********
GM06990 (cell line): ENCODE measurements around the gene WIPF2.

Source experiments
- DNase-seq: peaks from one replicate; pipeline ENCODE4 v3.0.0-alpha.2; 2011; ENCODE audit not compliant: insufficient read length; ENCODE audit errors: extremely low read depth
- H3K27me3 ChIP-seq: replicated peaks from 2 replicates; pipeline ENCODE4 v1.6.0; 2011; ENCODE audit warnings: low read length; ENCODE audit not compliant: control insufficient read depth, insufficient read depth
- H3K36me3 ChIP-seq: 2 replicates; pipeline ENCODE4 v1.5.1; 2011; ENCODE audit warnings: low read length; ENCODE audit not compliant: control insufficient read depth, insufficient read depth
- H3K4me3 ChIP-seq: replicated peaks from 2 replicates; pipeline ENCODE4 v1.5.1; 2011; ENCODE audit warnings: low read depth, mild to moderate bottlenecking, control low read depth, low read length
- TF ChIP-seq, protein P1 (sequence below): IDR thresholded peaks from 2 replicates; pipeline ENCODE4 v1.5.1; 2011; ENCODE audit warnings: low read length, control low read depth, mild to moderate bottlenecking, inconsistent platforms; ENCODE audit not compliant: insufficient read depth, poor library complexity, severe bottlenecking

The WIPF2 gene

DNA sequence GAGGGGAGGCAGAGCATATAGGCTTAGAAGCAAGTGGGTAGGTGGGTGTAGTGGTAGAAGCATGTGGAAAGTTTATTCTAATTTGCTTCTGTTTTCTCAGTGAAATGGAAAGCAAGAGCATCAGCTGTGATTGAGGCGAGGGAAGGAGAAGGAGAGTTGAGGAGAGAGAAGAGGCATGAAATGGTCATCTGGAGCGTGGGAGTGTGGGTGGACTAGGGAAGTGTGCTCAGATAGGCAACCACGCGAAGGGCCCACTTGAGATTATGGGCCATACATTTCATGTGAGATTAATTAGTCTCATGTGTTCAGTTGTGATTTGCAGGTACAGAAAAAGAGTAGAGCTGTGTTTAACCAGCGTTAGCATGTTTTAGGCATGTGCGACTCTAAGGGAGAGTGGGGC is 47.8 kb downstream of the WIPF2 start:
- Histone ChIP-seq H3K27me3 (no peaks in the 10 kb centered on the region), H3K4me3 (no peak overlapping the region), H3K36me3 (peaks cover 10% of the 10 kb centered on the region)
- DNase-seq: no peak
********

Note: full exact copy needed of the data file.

GM06990 (cell line): ENCODE measurements around the gene WIPF2.

Source experiments
- DNase-seq: peaks from one replicate; pipeline ENCODE4 v3.0.0-alpha.2; 2011; ENCODE audit not compliant: insufficient read length; ENCODE audit errors: extremely low read depth
- H3K27me3 ChIP-seq: replicated peaks from 2 replicates; pipeline ENCODE4 v1.6.0; 2011; ENCODE audit warnings: low read length; ENCODE audit not compliant: control insufficient read depth, insufficient read depth
- H3K36me3 ChIP-seq: 2 replicates; pipeline ENCODE4 v1.5.1; 2011; ENCODE audit warnings: low read length; ENCODE audit not compliant: control insufficient read depth, insufficient read depth
- H3K4me3 ChIP-seq: replicated peaks from 2 replicates; pipeline ENCODE4 v1.5.1; 2011; ENCODE audit warnings: low read depth, mild to moderate bottlenecking, control low read depth, low read length
- TF ChIP-seq, protein P1 (sequence below): IDR thresholded peaks from 2 replicates; pipeline ENCODE4 v1.5.1; 2011; ENCODE audit warnings: low read length, control low read depth, mild to moderate bottlenecking, inconsistent platforms; ENCODE audit not compliant: insufficient read depth, poor library complexity, severe bottlenecking

The WIPF2 gene

DNA sequence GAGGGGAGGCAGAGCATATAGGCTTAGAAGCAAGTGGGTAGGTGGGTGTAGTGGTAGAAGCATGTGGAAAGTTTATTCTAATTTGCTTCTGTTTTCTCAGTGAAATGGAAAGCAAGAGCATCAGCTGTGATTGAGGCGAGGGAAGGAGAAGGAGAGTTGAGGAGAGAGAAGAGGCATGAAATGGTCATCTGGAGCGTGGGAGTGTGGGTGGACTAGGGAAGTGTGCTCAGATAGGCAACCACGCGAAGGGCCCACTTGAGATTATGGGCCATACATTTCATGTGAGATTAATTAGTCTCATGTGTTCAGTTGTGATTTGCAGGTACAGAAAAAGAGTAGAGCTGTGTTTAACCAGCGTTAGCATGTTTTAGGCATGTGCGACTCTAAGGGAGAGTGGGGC is 47.8 kb downstream of the WIPF2 start:
- Histone ChIP-seq H3K27me3 (no peaks in the 10 kb centered on the region), H3K4me3 (no peak overlapping the region), H3K36me3 (peaks cover 10% of the 10 kb centered on the region)
- DNase-seq: no peak